Short Paper Sessions consist of three papers:
The Impact of Donor-Archivist Relationships on the Foundation of the McGill Archives
The relationship between donors and archivists is inevitable when acquiring materials for archives. However, the literature on donors and relationships between archivists and donors is sparse and concentrated on donor motivations and types. The research project I am completing for my Master of Information Studies at McGill University concentrates on those relationships. More specifically, the research focuses on the impact of donor-archivist relationships on the foundation of institutional archives. This will be accomplished through a content analysis of the early accessions files of McGill University Archives (1962-1968). The first university archivist handled the archives between 1962 and 1968. From that time, over 1000 accession files are available. Through analyzing accession files and related correspondence descending from those years, this research looks at the types of relationships between donors and archivists and their impact on the foundation of institutional archives at the end of the twentieth century.
Although still in the early stages of my research, this presentation includes a short review of the literature on donors with key elements regarding the relationship between archivists and donors and its impact on acquisition and collections. The presentation also covers early findings from the accessions of the McGill University Archives. By highlighting these impacts, this project proposes ways to move forward and ensure greater transparency on the donor-archivist relationship and its impacts on acquisitions.
Sarah Hanahem, MISt student, McGill University
MLIS Education on Trauma-Informed Archival: Preliminary Research Findings
Archives contain records of trauma, and can also generate trauma for those working with collections. Trauma-informed archival labor refers to instances when archivists experience symptoms of stress-related disorders including trauma while working with records that document traumatic events. This can also occur when archivists work with the survivors of traumatic events described in the records. Survivors may be donors, interlocutors, or users of the archives.
Practitioners report that Master of Library and Information Science (MLIS) education programs do not prepare scholars for the trauma they may encounter in the archives, nor how to manage that exposure. Consequently, archivists enter the field unaware of the potential risks of trauma, how they might mitigate the risks, or how to recognize and manage trauma symptoms. Additionally, a review of the literature reveals a gap in information about trauma-informed archival labor and related MLIS curriculum.
The presenters will provide an overview of preliminary findings from a study conducted of faculty at ALA accredited USA-based MLIS programs. The research project explores the prevalence and nature of MLIS educational initiatives around the topic of trauma-informed archival labor, as well as the level of faculty awareness of the topic, and their attitudes towards including trauma-informed archival labor in future MLIS curricula.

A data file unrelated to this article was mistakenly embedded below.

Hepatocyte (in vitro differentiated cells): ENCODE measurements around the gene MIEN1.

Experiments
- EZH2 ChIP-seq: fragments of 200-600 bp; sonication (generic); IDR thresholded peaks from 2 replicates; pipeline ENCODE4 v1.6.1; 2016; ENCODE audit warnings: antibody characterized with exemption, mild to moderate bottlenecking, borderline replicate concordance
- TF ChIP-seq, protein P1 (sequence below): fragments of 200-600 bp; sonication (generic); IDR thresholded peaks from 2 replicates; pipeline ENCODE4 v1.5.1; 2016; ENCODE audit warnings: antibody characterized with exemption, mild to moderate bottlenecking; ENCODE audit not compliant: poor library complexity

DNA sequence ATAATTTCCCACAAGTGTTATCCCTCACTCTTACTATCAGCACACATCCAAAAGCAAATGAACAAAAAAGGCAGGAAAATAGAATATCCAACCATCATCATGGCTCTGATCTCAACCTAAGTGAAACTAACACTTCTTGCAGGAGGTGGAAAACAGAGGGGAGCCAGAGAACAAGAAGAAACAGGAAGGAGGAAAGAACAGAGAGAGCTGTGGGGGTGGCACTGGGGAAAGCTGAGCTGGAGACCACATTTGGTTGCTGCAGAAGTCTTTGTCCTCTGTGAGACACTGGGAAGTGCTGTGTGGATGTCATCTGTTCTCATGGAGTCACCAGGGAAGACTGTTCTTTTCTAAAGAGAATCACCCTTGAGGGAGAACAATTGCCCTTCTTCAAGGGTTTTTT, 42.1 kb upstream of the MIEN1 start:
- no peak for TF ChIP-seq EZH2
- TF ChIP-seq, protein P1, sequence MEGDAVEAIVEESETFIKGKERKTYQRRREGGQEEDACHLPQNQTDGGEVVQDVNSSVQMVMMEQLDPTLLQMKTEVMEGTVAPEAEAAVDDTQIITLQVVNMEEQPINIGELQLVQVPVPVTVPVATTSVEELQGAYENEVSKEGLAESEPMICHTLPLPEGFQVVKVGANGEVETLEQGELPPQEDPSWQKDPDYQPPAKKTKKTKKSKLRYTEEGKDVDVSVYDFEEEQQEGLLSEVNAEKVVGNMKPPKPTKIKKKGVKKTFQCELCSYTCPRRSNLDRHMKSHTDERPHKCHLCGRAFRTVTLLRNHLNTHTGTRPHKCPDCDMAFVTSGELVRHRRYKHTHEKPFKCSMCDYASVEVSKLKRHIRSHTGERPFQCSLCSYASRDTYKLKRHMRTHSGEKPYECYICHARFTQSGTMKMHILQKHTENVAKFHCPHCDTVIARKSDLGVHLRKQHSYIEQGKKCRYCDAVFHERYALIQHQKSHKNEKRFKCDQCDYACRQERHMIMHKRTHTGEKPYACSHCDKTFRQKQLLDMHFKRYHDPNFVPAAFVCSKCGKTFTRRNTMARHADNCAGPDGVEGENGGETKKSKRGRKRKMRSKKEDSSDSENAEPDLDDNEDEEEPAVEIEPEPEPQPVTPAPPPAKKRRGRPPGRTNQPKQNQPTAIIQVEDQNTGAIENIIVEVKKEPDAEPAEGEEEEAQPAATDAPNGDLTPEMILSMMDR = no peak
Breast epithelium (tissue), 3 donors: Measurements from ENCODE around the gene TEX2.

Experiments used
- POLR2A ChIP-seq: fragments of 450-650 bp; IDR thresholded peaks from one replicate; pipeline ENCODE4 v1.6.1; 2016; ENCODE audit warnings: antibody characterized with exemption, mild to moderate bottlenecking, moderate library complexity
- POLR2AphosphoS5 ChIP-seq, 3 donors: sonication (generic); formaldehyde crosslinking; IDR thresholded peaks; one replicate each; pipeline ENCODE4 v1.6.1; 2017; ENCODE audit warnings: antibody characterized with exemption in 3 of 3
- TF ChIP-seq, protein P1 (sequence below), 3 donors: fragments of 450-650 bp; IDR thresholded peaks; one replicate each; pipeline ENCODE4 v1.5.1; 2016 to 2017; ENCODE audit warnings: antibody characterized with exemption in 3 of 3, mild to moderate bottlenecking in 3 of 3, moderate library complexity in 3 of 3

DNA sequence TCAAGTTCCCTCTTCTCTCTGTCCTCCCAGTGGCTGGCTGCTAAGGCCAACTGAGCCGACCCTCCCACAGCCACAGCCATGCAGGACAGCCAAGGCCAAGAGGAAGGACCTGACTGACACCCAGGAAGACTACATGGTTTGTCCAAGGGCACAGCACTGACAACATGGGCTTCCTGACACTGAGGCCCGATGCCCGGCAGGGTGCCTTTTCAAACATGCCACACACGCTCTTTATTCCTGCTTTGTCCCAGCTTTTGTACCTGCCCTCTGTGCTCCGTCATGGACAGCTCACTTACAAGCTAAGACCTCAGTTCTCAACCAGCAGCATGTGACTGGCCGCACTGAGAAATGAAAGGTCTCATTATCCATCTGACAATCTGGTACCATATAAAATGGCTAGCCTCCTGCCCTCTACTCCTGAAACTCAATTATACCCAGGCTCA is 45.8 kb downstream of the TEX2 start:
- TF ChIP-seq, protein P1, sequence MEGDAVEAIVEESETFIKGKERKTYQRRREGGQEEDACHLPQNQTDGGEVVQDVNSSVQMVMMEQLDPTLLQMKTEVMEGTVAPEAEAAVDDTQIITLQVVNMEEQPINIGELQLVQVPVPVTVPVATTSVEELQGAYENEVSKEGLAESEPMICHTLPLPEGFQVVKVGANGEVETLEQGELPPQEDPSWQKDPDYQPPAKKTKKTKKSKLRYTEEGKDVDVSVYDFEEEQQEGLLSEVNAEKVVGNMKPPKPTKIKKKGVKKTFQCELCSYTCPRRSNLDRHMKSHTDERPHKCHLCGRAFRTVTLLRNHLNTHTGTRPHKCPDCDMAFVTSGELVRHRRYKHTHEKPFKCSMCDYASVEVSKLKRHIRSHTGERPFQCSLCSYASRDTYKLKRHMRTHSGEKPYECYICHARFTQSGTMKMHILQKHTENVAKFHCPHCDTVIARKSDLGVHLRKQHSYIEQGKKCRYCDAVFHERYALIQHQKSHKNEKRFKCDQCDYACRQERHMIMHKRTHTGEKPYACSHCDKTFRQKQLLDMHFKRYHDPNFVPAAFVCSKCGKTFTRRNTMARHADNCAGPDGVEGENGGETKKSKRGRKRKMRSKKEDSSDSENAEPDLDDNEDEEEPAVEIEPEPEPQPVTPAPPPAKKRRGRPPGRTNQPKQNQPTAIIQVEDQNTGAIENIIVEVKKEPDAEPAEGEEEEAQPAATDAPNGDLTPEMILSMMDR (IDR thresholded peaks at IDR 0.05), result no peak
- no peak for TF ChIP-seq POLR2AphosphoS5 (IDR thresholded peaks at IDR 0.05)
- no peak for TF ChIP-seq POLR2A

This research was conducted by a graduate student at the University of Arizona School of Information as an independent study project under the guidance of faculty of the School of Information. The presentation will include an overview the research project including the background, preliminary outcomes, and recommendations to inform the field.
Berlin Loa, Assistant Professor, University of Arizona School of Information
Katherine Schlesinger, MLIS Graduate Student, University of Arizona School of Information
KBI – A Unified Theory of Visual Knowledge for Archives from Art Practice
In his seminal work, Ways of Seeing, John Berger states that “The relationship between what we see and what we know is never settled.” For this reason, any theory of seeing must be open-ended and intellectually robust, supporting perhaps, the most qualitative of all paradigms: the individual. KBI is such a theory. KBI, which stands for know, believe, imagine, emerged from the art of colorizing black and white photos; art which has acquired hundreds of patrons and won numerous awards in juried competition. This art has been featured in trade magazines like Art Businesses News, in which I was named a Trendsetter and Emerging artist.
This paper will examine the ways in which KBI can be used as an information framework in which to situate archival narratives. KBI requires critical seeing, and is a rigorous construction for knowledge production from archival material, which often entails the creation of archival descriptions. These are important questions, and becoming more so in the age of “fake news” and “alternative facts.” KBI is a discursive system and framework which allows for an appropriate way to evaluate all information sources, whether visual or not, and if rigorously applied can be used to filter and appropriately situate data.
Melvin Hale, Ph.D, doctorate from UCLA, Information Studies in 2014
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This session will be recorded and made available on AERI YouTube.